Daniel Burke of Religion News Service notes that the Anglican Church in North America's numbers have dropped sharply. And it is only a day old.
[W]hat about those 100,000 members that ACNA claims? Shortly after it launched, the group actually lowered that number to 81,311 people in the pews every Sunday. In June, ACNA lowered that number again to 69,197.
For some context, the Episcopal diocese with the largest average Sunday attendance in 2007 was Virginia, with 25,300.
It's not unusual for membership numbers to be much higher than average Sunday attendance. But that usually happens in large, longstanding churches, like the Episcopal Church, which may have people on the membership rolls who stopped attending church long ago, or who are Easter-Christmas attenders only. One would assume that in a new church committed to orthodoxy, the gap between average Sunday attendance and membership would be quite a bit smaller.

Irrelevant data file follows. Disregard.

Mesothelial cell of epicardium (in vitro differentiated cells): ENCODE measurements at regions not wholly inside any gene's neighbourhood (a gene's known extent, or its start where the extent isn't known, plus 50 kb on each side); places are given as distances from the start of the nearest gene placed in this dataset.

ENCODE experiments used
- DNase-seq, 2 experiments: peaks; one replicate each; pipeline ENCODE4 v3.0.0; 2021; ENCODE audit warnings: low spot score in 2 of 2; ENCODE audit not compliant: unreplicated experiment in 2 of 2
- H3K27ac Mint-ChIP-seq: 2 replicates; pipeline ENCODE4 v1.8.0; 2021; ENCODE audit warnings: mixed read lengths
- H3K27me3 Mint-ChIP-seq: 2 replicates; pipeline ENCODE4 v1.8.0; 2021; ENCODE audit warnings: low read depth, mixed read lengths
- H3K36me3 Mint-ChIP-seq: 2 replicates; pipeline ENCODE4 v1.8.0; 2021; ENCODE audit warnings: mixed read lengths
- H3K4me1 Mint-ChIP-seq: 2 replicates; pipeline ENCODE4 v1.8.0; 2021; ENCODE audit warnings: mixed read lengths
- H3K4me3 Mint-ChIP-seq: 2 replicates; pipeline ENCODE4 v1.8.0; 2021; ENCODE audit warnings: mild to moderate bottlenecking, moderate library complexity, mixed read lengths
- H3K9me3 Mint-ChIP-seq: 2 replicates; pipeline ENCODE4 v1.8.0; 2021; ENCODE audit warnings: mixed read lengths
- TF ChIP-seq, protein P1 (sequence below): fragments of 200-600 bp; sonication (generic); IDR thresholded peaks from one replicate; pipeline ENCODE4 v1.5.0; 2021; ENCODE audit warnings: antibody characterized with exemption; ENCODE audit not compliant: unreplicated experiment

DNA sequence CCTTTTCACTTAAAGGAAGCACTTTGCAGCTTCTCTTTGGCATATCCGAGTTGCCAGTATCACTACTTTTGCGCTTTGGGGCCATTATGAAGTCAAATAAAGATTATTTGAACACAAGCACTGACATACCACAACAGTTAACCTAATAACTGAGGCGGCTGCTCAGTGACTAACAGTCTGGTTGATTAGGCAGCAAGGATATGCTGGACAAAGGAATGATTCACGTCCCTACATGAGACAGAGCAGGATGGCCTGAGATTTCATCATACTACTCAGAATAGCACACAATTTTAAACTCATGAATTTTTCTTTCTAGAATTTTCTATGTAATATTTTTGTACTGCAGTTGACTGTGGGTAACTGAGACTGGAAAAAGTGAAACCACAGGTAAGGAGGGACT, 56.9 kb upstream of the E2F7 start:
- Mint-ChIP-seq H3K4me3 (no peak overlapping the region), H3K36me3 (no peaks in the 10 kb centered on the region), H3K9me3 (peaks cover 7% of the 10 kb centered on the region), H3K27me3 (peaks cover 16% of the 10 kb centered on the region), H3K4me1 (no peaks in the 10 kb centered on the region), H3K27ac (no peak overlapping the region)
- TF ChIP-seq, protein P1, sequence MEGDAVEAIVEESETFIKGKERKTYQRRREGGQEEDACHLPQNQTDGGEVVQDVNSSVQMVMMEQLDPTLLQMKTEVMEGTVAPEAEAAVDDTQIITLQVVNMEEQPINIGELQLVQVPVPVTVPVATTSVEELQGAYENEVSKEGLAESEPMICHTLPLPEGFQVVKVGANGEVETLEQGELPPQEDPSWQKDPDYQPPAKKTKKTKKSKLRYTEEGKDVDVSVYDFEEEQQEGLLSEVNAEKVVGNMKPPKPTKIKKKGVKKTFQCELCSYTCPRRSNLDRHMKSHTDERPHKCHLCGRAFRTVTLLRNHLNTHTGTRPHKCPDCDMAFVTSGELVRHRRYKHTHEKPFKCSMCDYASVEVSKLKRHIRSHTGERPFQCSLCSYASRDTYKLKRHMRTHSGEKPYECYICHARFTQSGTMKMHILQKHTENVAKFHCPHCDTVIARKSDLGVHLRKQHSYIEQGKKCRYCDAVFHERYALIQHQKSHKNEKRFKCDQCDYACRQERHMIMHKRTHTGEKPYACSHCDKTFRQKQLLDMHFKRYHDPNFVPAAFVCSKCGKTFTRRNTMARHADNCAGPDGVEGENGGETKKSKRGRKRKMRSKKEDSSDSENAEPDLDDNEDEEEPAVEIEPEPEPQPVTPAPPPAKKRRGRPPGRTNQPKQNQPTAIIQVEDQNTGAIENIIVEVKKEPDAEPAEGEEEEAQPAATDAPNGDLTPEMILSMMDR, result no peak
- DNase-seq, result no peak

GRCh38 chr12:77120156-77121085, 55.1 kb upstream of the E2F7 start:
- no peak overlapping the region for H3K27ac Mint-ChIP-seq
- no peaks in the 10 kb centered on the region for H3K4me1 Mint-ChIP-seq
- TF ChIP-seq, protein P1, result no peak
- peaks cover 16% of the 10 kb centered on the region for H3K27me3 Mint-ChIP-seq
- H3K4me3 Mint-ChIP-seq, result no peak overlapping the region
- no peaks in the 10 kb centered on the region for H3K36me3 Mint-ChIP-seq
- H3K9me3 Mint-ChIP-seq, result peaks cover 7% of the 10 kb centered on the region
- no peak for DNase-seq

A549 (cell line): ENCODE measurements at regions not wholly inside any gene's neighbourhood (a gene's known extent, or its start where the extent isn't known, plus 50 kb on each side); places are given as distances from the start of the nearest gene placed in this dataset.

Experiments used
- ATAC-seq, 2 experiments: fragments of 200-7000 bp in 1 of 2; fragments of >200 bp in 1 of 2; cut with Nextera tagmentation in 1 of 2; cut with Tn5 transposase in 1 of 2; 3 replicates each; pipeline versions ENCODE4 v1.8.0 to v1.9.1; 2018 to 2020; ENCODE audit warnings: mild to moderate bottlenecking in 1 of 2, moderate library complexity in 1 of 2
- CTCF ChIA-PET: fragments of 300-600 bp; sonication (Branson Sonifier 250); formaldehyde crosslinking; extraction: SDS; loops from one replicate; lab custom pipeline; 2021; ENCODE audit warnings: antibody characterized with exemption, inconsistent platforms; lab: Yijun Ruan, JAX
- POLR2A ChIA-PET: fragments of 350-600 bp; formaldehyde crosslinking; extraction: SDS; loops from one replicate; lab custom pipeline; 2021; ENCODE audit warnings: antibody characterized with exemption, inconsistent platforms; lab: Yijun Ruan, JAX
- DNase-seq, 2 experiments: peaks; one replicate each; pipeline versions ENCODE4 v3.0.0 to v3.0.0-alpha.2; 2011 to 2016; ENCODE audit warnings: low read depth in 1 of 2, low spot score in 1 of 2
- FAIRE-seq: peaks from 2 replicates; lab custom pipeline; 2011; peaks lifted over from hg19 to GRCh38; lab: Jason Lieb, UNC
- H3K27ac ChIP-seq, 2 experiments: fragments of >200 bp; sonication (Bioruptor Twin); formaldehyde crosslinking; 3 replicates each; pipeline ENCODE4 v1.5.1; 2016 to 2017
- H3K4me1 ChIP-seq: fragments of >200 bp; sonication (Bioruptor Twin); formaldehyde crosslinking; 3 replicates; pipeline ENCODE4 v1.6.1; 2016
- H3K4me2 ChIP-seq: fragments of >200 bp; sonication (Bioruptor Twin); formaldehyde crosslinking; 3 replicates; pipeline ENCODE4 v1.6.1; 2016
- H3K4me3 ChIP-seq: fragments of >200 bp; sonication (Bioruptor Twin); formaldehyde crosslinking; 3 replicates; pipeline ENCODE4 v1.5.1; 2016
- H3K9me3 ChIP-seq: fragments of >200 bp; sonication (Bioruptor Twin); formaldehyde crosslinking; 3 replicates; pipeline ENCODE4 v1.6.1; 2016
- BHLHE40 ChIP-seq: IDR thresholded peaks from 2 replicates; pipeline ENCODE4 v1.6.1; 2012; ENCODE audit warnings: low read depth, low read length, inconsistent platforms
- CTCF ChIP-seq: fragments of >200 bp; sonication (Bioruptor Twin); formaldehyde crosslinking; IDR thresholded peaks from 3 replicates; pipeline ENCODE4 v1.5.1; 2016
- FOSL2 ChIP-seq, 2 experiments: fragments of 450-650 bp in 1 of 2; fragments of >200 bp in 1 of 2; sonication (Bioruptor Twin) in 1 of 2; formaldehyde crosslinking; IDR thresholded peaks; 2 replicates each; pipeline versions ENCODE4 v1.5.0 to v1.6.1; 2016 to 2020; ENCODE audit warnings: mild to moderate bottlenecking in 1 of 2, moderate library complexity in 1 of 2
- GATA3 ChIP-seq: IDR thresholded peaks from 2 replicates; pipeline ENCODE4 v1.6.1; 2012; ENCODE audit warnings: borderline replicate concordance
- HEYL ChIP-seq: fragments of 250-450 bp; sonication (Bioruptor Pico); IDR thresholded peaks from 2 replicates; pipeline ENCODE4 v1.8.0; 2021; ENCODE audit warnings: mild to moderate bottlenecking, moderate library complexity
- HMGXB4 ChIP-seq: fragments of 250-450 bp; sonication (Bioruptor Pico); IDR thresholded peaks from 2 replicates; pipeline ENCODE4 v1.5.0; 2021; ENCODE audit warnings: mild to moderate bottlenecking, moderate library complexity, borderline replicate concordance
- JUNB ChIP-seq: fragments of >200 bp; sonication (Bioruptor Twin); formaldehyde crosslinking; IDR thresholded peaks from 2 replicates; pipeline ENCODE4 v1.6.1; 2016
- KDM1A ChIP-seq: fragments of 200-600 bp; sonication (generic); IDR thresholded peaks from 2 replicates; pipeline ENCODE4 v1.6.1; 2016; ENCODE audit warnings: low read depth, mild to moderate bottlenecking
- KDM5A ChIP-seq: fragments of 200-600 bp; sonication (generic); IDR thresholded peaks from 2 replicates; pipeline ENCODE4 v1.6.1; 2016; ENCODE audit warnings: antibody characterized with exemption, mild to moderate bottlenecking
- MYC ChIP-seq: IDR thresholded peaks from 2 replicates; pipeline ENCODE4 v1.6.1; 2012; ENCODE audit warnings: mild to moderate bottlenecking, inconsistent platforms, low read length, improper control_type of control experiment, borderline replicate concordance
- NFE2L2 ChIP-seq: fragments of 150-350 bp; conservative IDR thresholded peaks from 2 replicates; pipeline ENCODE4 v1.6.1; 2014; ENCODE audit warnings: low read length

As religion reporters know, we're often at the mercy of religious groups' self-reported membership numbers. And with a group like ACNA, which aims to unite almost a dozen small splinter groups, the task of counting is even harder. For instance, there are some congregations that ACNA counts as members that are still part of the Episcopal Church. So are they counted as part of ACNA's 100,000, or the Episcopal Church's 2.1 million?
Quite a few people have said ACNA is worth paying attention to because of that 100K figure. But does 69,000 have the same cachet?
The ACNA folks have done the honorable thing here, though it took them a while to do so. Now it is time for all of the academic experts quoted in some of the stories on the Anglican split to own up to the fact that they have not the vaguest idea of whether this new church is growing or not. Any takers?